Global research collaboration joins forces to cure overlooked female disease
Researchers all over the world have joined forces to accelerate and improve research into endometriosis – an overlooked diseases that causes pelvic pain and infertility for an estimated 176 million women all over the world. The disease costs Danish society DKK six billion a year.
A worldwide network comprising 34 endometriosis research centres and three pharmaceutical companies have joined forces to improve research into the chronic disease endometriosis. They have adopted common global standards for the collection of biological samples and data. The initiative is hitherto unseen for a single disease. The motive is the lack of knowledge about the disease, which causes approximately ten per cent of all women and girls of childbearing age to experience pain in connection with menstruation, ovulation and sexual intercourse. The disease also leads to infertility in approx. one third of the women.
"We do not know much about what causes endometriosis and neither do we know much about what causes the disease to continue. This makes it a difficult disease to diagnose, treat, cure and prevent. It is a widespread disease that has been overlooked for years. This has also had an impact on research opportunities. However, it affects millions of women on a daily basis and also has major social consequences in the form of lost working hours and the like. That is why this is a very important step in the right direction," says Associate Professor Mette Nyegaard from Aarhus University, who is a member of the network behind the new initiative, called the Endometriosis Phenome and Biobanking Harmonisation Project.
Many women are not diagnosed. Axel Forman, who is professor and consultant at Aarhus University and Aarhus University Hospital, estimates that approximately 100,000 Danish women suffer from endometriosis. According to an international study, which the Danish Rigshospitalet participated in, the disease costs Danish society almost DKK six billion annually due to reduced quality of life, sick days and reduced fertility.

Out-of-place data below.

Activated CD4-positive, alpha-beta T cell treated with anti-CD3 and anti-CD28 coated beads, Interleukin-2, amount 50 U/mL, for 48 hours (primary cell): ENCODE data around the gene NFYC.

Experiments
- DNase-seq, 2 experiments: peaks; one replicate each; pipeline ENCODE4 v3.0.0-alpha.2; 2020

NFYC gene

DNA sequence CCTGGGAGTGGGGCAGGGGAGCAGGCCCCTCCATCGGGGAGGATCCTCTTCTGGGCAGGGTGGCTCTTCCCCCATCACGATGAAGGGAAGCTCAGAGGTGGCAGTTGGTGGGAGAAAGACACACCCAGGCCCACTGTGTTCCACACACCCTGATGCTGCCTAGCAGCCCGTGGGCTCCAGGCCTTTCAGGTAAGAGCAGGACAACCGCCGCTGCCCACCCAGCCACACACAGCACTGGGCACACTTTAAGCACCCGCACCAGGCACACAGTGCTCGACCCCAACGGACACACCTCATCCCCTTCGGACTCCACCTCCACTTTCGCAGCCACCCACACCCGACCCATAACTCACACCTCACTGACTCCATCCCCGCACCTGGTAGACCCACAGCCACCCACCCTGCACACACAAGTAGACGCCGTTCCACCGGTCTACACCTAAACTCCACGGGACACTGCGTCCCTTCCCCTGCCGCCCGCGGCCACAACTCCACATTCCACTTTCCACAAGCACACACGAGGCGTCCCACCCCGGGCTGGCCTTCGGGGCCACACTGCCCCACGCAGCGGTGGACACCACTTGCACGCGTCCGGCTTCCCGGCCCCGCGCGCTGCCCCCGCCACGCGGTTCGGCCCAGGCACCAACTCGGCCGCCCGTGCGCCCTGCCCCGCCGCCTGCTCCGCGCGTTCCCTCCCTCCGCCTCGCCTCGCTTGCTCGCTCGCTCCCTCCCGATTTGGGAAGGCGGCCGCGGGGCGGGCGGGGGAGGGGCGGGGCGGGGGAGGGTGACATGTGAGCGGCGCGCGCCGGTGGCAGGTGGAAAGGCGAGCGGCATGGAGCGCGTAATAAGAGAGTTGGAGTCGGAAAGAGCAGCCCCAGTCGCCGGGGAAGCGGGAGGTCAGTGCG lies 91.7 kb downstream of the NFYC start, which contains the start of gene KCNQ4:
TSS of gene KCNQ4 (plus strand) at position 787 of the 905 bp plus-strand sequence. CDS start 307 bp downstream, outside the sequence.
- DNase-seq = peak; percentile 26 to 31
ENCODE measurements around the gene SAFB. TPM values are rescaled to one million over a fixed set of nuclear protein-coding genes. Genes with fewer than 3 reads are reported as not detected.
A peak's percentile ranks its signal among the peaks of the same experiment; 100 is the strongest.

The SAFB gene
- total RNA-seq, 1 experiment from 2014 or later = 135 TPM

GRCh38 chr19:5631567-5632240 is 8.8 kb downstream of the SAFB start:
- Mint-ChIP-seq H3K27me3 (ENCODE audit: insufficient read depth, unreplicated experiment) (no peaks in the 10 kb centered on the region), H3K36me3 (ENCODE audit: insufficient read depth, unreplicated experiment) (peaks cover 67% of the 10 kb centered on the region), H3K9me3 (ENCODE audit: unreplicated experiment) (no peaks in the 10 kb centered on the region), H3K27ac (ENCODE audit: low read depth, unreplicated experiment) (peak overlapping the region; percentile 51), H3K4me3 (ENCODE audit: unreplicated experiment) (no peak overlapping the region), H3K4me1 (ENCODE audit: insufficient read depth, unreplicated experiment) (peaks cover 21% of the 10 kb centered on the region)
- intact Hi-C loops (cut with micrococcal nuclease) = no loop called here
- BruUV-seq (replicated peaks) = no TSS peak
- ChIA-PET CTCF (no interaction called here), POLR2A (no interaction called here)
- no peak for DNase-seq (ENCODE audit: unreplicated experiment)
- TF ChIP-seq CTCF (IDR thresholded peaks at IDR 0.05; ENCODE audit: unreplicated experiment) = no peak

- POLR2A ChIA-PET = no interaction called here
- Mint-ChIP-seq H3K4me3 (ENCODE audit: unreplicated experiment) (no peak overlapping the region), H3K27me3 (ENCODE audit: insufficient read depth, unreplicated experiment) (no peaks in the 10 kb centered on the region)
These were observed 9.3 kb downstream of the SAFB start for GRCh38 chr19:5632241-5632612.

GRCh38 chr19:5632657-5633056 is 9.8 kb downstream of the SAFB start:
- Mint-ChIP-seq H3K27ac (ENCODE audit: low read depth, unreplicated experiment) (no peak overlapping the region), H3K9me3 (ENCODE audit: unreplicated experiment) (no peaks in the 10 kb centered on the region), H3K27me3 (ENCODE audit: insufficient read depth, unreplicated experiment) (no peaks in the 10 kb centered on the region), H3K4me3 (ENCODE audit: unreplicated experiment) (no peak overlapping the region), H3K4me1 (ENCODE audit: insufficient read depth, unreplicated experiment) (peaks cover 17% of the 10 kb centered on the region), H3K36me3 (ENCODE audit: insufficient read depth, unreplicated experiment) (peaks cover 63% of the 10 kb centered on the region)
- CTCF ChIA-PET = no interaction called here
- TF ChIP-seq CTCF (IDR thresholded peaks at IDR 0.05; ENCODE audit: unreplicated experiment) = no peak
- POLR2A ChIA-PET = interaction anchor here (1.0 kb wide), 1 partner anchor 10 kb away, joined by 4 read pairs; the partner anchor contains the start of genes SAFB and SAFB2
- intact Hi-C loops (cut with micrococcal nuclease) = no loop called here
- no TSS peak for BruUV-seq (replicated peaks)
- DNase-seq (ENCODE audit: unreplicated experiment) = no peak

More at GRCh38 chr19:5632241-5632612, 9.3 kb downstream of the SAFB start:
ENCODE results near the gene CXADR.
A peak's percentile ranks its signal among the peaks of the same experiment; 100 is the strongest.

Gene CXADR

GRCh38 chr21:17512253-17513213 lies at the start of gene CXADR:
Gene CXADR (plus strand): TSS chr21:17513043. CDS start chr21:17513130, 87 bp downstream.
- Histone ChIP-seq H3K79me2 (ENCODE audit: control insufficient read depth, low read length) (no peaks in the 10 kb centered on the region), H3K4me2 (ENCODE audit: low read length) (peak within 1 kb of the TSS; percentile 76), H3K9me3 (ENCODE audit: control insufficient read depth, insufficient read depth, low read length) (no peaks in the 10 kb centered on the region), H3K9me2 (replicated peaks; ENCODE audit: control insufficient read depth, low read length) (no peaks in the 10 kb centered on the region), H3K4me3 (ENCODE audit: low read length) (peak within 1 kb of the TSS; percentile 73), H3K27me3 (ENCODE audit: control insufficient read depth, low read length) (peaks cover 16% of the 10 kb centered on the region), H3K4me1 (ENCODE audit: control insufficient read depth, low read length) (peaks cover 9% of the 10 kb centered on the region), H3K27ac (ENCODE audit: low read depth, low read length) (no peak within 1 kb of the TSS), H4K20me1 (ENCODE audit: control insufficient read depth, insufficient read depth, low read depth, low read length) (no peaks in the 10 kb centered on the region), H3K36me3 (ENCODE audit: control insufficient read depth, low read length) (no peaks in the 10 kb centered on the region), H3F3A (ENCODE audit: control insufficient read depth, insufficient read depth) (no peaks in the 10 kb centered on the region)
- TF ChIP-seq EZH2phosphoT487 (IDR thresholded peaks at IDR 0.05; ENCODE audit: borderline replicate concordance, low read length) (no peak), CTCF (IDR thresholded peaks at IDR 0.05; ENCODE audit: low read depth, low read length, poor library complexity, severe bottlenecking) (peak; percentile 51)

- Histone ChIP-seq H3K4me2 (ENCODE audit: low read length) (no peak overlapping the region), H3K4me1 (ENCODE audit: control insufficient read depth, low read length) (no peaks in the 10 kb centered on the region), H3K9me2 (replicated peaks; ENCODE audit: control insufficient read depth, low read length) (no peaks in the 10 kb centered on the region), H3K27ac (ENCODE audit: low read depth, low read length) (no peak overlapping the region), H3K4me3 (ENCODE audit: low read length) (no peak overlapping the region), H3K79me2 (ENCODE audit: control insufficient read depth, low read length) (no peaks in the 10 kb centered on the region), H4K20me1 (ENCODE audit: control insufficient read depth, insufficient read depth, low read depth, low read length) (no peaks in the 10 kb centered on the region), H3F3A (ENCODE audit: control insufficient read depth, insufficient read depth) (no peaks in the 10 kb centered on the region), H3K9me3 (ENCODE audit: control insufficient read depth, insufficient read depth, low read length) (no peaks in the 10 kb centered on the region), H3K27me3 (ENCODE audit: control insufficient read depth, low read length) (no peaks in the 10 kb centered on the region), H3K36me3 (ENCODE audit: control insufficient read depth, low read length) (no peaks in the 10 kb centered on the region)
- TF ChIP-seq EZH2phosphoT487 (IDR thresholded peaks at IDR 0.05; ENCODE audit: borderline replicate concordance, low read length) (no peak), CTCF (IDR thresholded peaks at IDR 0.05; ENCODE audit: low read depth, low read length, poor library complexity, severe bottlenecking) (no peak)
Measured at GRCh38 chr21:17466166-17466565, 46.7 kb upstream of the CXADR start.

Research has lagged behind
The common standards for the collection of tissue samples and clinical data are necessary for international cooperation and to improve diagnosis and treatment of the disease. The hope is that it will be possible to detect various subtypes of endometriosis, which can lead to more targeted treatment as is the case with other diseases such as e.g. cancer and heart disease, where diagnosis and treatment have been revolutionised by moving away from a ‘one-size-fits-all’ approach.
"Endometriosis behaves differently and looks different in women but we do not know which patterns and differences are important in order to target our treatment. Previous studies have been small with very selective patient groups and this has made it impossible to identify the variants of the disease. For example, we have not been able to explain why endometriosis leads to childlessness for some but not for others," explains Axel Forman.
This has meant that research into endometriosis has lagged behind.
"We will first have a real chance to understand the different types of endometriosis and their causes when we have collected sufficient and comparable data. Only then is it possible to develop targeted treatment for the many girls and women who are dependent on us finding a solution for their fight against this disease," says Mette Nyegaard.
The common tools for the collection of data have just been published in the scientific journal Fertility and Sterility and are available at http://endometriosisfoundation.org/ephect/.
Endometriosis is a chronic disease that occurs when tissue that is similar to the lining of the uterus grows outside the uterus. The tissue is affected by female hormones and bleeds into the abdominal cavity in connection with menstruation. This can cause inflammatory conditions and form fusions and scar tissue. The symptoms of endometriosis are pelvic pain in connection with menstruation, ovulation and sexual intercourse, which can also lead to infertility and pronounced fatigue. The disease is currently treated with analgesics, hormonal treatments and surgery. There is no known cure for the disease.